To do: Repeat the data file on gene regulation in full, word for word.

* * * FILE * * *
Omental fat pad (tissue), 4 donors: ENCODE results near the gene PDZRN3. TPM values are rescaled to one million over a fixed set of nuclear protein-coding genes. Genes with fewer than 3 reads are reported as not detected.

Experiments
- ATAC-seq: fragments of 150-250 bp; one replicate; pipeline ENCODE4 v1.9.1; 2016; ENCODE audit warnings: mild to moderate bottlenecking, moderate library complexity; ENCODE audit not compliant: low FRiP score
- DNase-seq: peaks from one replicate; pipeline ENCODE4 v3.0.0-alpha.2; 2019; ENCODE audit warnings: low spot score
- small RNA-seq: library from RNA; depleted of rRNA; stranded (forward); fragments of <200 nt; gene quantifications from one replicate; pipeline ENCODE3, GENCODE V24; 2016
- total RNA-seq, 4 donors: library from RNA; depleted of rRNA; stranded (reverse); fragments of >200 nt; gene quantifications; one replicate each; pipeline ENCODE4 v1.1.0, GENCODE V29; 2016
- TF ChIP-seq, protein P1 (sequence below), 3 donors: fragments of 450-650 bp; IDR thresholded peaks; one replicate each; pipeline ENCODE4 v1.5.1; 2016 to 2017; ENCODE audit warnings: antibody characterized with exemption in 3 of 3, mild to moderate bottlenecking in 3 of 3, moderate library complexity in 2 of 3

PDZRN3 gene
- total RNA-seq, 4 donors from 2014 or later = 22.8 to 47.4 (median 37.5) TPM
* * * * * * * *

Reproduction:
Omental fat pad (tissue), 4 donors: ENCODE results near the gene PDZRN3. TPM values are rescaled to one million over a fixed set of nuclear protein-coding genes. Genes with fewer than 3 reads are reported as not detected.

Experiments
- ATAC-seq: fragments of 150-250 bp; one replicate; pipeline ENCODE4 v1.9.1; 2016; ENCODE audit warnings: mild to moderate bottlenecking, moderate library complexity; ENCODE audit not compliant: low FRiP score
- DNase-seq: peaks from one replicate; pipeline ENCODE4 v3.0.0-alpha.2; 2019; ENCODE audit warnings: low spot score
- small RNA-seq: library from RNA; depleted of rRNA; stranded (forward); fragments of <200 nt; gene quantifications from one replicate; pipeline ENCODE3, GENCODE V24; 2016
- total RNA-seq, 4 donors: library from RNA; depleted of rRNA; stranded (reverse); fragments of >200 nt; gene quantifications; one replicate each; pipeline ENCODE4 v1.1.0, GENCODE V29; 2016
- TF ChIP-seq, protein P1 (sequence below), 3 donors: fragments of 450-650 bp; IDR thresholded peaks; one replicate each; pipeline ENCODE4 v1.5.1; 2016 to 2017; ENCODE audit warnings: antibody characterized with exemption in 3 of 3, mild to moderate bottlenecking in 3 of 3, moderate library complexity in 2 of 3

PDZRN3 gene
- total RNA-seq, 4 donors from 2014 or later = 22.8 to 47.4 (median 37.5) TPM